So there’s this boy…
I know what you’re thinking. “Spare me. Is this some mushy love story about falling in love and living happily ever after?” Well, not hardly. Let me save you the trouble, there’s no happy ending. Not yet anyways. And as much as I’d like to say I’ve figured this one out, let me stick with what I know, the lessons I’ve learned through trying.
Almost nine years ago, I started as a freshman in college. I have severe anxiety when I think about that being nine years ago. One of the first social activities of my college experience crossed my path with that of a guy I would later call one of my dearest friends. After a year, I was in and believed with every ounce of my being that it was only a matter of time before we would end up together. What I have learned through this relationship, the dependence on God it has all but forced out of me, would astound you. As I think back on it, I wouldn’t trade it for the world. This relationship has pulled me through many lessons, one of which is a plaguing issue for women all over the planet. Body image.
Up until then I had been comfortably unhappy with the way that I looked. I didn’t like it, but I knew how to live with it. I knew it wasn’t all that great, that I didn’t have a lot going for me in the looks department, but I knew how to be the overweight, freakishly tall, mediocre to average looking girl. I didn’t know how to be the petite and pretty girl anyways, so I lived with the hatred of my lot, believing it was unchangeable.
Enter the boy.
Let me preface with this: I have every reason to believe that my interpretation of the standards held by said boy were warped by my own insecurity. My pain and turmoil was self-imposed, I am fairly certain of it. However, somewhere along the way, I decided that he would never be interested in a girl like me unless I looked a certain way, and that way was anything but the way I looked. I wanted something, the affection of another person, and I was bound and determined to get it.
My first move was a brutal attack on my exterior. I took a liking to all things clothes, jewelry, accessories, you name it. Maybe I could hide the parts of me that weren’t great, trick him with a killer sense of fashion. Fortunately, this was easy for my artsy and creative side to embrace. Even past this boy, I began to crave the compliments from others and hate the days I didn’t get them. I still love fashion, clothes and trends, but it took a long time to rein it in to a God-glorifying interest. But for all intents and purposes, this absolutely did not work.
My next stop was the gym. I guess I thought all guys automatically found attractive any girl that went to the gym, not to mention the fact that it was sure to help my less than ideal BMI. I even took a women’s weight training class to familiarize myself with my surroundings. I took my roller coaster of emotions out on the nearest piece of cardio equipment I could find, but never found solace, and the immediate changes were minimal.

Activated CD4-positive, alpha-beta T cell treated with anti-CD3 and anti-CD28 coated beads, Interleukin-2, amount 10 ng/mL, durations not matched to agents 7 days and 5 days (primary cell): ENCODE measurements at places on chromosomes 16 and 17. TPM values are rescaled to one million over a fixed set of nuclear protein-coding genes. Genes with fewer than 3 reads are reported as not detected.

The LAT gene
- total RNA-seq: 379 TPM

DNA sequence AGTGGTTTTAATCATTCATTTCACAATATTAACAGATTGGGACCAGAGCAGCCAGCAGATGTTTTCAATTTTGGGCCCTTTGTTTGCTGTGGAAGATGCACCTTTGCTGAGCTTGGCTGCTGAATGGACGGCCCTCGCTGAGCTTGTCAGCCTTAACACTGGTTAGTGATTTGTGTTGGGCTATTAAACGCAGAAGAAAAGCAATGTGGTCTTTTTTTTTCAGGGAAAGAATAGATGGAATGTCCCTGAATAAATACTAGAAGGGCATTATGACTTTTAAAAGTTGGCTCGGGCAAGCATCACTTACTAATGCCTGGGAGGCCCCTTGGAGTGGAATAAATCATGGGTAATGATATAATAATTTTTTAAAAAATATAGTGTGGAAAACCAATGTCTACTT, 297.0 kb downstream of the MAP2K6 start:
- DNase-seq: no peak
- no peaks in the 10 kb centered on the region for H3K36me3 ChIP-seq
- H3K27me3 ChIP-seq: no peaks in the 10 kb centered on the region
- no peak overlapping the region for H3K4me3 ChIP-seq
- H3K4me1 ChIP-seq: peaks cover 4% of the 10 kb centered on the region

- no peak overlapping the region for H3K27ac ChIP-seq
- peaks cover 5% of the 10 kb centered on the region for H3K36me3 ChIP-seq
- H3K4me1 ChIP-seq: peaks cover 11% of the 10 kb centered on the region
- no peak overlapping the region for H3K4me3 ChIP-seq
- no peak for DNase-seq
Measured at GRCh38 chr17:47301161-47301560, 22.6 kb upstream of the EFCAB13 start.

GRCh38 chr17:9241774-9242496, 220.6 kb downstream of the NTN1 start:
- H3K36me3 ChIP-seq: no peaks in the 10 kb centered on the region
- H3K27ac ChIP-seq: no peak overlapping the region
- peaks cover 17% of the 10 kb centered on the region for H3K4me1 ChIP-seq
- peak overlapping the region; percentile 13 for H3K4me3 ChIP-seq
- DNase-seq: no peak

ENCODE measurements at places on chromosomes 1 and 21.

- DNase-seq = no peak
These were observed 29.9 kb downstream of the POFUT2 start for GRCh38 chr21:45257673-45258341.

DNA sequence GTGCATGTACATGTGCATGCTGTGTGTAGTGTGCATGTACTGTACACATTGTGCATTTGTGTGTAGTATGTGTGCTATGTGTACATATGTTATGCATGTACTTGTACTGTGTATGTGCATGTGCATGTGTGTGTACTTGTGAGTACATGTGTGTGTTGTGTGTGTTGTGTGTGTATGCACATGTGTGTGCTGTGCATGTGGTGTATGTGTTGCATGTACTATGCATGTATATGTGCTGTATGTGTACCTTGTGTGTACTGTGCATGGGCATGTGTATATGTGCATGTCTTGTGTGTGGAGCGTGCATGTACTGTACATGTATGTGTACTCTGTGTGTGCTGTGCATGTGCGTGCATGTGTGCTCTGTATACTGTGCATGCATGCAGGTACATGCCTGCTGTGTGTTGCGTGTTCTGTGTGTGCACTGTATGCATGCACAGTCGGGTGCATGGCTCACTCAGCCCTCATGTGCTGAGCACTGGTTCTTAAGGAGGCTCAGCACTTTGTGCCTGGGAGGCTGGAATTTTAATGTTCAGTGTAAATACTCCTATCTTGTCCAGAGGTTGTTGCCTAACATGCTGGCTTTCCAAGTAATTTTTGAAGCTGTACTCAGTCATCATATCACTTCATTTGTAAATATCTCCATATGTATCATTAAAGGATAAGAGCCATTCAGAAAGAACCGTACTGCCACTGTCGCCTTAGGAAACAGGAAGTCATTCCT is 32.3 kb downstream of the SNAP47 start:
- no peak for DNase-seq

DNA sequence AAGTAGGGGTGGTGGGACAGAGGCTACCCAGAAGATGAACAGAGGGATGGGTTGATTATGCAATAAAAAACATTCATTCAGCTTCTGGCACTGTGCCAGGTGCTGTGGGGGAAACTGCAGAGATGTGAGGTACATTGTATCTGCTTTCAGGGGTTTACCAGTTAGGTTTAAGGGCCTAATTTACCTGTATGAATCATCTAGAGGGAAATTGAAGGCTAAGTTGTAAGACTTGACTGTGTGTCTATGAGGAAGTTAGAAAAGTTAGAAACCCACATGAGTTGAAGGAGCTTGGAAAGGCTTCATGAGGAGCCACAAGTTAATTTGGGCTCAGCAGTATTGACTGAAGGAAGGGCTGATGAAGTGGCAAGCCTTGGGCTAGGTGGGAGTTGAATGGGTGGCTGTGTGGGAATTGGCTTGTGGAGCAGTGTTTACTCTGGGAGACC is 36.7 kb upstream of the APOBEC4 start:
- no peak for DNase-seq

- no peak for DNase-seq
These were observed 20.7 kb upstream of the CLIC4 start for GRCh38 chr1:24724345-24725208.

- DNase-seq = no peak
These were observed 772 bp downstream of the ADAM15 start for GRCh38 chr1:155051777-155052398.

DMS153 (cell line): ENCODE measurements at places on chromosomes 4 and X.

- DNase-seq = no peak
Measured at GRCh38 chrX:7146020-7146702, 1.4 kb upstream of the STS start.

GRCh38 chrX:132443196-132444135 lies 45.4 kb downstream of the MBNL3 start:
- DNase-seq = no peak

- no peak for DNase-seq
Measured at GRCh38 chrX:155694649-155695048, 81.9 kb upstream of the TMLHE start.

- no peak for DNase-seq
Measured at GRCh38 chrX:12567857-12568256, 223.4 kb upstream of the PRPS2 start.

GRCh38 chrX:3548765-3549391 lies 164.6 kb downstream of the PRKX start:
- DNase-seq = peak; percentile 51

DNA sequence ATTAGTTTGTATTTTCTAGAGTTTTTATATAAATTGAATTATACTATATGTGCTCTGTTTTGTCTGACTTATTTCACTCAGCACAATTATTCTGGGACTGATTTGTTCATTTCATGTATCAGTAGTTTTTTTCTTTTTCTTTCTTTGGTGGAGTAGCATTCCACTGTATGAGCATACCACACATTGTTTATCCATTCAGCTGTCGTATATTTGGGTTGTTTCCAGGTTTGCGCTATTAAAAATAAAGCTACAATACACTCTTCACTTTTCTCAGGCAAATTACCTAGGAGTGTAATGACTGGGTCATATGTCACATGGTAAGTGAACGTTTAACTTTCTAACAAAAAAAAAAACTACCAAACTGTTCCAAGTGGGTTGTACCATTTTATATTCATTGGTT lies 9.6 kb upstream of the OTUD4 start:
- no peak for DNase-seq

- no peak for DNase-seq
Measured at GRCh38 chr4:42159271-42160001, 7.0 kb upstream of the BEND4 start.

Finally, I unleashed the internal battle of altering what I put in my body. I tried multiple times to stop eating all together but each time, I convinced myself I was a lost cause anyways. This inevitably led to binging. Which gave me the idea that maybe what I needed was to self-medicate, to help my system flush it all out. Praise the Lord he led me to a confession that curbed my downward spiral.
I was desperate to be good enough but nothing was working. I had to give up on the hope of winning this boy’s love and attention. I waived the white flag and I surrendered.
In all these things, my motive was absolutely, without a doubt, the approval of man. Of one silly boy. Paul tells us in Galatians 1:10 that, as believers, we can not seek man’s approval and call ourselves servants of God. Devoted servants seek the approval of their master, not another good looking hired hand. Does that not reveal a heart devoted to someone or something else entirely? And then by definition, we become servants of that. I knew my heart’s devotion, my hope, was misplaced. And Proverbs says, hope deferred makes the heart sick. And sick it absolutely was.
It took a lot of time for God to chisel out in me the desire to look a certain way for the sake of others. But what stuck with me was the desire to know, could I be healthy and feel good about myself, about the way that I looked? And how did I get there? It has only been in the last few years that I have sought after a healthy lifestyle for the sake of serving God, stewarding my physical body well, and attempting to break a generational pattern of sin that exists in my family regarding emotional eating. My motive sometimes strays, but I fight for God to be the center of my efforts. It is continual learning, to find and maintain the balance between bondage and freedom. And to know, what practices lead to which. For me, there is no sustainability in rigid rules. This is a nose dive straight into bondage, eventual failure, and backlash. But with the right heart motive, I can learn to do this right, with freedom and enjoyment.
I have absolutely learned to rest in the fact that I was created in the image of God, with intent and specificity. Nine years later, I can tell you this journey has drug me into the heart of God, praising Him for his grace in the moments that I have concerned myself with the affection of another, idolized that affection, and curbed a relentless pursuit of my Savior’s. It looks like I will probably never be with this guy, and that is okay. God gives and he takes for his glory. I pray this lesson, and the countless others, glorify Him, making it all worth it.